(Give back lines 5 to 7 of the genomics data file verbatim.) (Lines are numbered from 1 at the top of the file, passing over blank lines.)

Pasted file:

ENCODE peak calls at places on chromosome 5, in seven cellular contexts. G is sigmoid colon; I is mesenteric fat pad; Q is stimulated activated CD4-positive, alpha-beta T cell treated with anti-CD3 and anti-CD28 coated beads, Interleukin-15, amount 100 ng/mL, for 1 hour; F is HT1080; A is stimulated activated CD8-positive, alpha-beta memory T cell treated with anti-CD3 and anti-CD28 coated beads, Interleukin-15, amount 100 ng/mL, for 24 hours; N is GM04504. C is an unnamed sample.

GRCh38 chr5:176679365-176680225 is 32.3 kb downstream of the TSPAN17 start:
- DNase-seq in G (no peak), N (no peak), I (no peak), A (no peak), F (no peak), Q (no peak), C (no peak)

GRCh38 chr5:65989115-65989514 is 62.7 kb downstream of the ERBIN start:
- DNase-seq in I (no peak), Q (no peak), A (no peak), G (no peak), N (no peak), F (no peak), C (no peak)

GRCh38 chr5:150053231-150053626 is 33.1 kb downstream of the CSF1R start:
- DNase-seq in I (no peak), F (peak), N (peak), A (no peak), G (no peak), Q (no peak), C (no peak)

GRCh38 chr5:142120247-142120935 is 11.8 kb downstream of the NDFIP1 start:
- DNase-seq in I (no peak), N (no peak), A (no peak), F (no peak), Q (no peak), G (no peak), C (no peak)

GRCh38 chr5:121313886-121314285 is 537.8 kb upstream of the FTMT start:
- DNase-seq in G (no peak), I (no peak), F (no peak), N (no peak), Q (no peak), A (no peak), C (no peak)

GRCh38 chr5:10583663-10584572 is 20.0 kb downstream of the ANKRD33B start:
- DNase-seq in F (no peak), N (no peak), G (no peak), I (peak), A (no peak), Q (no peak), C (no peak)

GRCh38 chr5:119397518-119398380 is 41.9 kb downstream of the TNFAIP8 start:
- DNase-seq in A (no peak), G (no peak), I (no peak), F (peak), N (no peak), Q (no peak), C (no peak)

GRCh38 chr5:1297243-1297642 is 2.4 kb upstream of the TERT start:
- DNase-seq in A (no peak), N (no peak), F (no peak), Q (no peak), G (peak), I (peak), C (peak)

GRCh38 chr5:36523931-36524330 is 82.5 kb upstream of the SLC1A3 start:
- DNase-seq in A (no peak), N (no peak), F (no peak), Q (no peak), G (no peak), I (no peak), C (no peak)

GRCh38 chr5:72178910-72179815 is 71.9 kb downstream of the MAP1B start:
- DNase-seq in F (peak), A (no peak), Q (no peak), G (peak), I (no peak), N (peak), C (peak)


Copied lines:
- DNase-seq in I (no peak), Q (no peak), A (no peak), G (no peak), N (no peak), F (no peak), C (no peak)

GRCh38 chr5:150053231-150053626 is 33.1 kb downstream of the CSF1R start:
- DNase-seq in I (no peak), F (peak), N (peak), A (no peak), G (no peak), Q (no peak), C (no peak)